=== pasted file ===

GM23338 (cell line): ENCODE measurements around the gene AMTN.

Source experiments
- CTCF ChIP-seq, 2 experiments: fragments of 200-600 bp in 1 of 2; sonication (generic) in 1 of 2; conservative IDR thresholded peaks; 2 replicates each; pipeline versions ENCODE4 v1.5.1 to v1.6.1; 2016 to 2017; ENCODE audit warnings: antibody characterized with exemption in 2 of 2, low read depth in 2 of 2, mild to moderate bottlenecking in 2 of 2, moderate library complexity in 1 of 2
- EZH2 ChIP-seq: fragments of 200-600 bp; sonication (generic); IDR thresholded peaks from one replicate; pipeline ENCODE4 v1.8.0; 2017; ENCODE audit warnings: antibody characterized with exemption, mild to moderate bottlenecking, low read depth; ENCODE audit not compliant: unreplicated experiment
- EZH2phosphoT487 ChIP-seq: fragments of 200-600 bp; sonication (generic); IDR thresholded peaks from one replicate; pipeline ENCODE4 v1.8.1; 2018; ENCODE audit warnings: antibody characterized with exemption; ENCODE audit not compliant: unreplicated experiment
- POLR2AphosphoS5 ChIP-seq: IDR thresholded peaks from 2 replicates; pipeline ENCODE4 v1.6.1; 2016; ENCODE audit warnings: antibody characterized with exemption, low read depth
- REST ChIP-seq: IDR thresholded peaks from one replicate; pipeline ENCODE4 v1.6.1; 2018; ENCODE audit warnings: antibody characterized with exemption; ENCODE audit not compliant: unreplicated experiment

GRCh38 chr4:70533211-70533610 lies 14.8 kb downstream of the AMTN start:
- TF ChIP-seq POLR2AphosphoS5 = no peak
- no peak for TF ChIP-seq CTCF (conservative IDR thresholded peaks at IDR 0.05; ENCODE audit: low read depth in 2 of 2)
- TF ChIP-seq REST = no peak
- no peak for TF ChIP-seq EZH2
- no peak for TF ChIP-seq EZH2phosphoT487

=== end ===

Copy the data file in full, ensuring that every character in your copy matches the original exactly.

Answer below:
GM23338 (cell line): ENCODE measurements around the gene AMTN.

Source experiments
- CTCF ChIP-seq, 2 experiments: fragments of 200-600 bp in 1 of 2; sonication (generic) in 1 of 2; conservative IDR thresholded peaks; 2 replicates each; pipeline versions ENCODE4 v1.5.1 to v1.6.1; 2016 to 2017; ENCODE audit warnings: antibody characterized with exemption in 2 of 2, low read depth in 2 of 2, mild to moderate bottlenecking in 2 of 2, moderate library complexity in 1 of 2
- EZH2 ChIP-seq: fragments of 200-600 bp; sonication (generic); IDR thresholded peaks from one replicate; pipeline ENCODE4 v1.8.0; 2017; ENCODE audit warnings: antibody characterized with exemption, mild to moderate bottlenecking, low read depth; ENCODE audit not compliant: unreplicated experiment
- EZH2phosphoT487 ChIP-seq: fragments of 200-600 bp; sonication (generic); IDR thresholded peaks from one replicate; pipeline ENCODE4 v1.8.1; 2018; ENCODE audit warnings: antibody characterized with exemption; ENCODE audit not compliant: unreplicated experiment
- POLR2AphosphoS5 ChIP-seq: IDR thresholded peaks from 2 replicates; pipeline ENCODE4 v1.6.1; 2016; ENCODE audit warnings: antibody characterized with exemption, low read depth
- REST ChIP-seq: IDR thresholded peaks from one replicate; pipeline ENCODE4 v1.6.1; 2018; ENCODE audit warnings: antibody characterized with exemption; ENCODE audit not compliant: unreplicated experiment

GRCh38 chr4:70533211-70533610 lies 14.8 kb downstream of the AMTN start:
- TF ChIP-seq POLR2AphosphoS5 = no peak
- no peak for TF ChIP-seq CTCF (conservative IDR thresholded peaks at IDR 0.05; ENCODE audit: low read depth in 2 of 2)
- TF ChIP-seq REST = no peak
- no peak for TF ChIP-seq EZH2
- no peak for TF ChIP-seq EZH2phosphoT487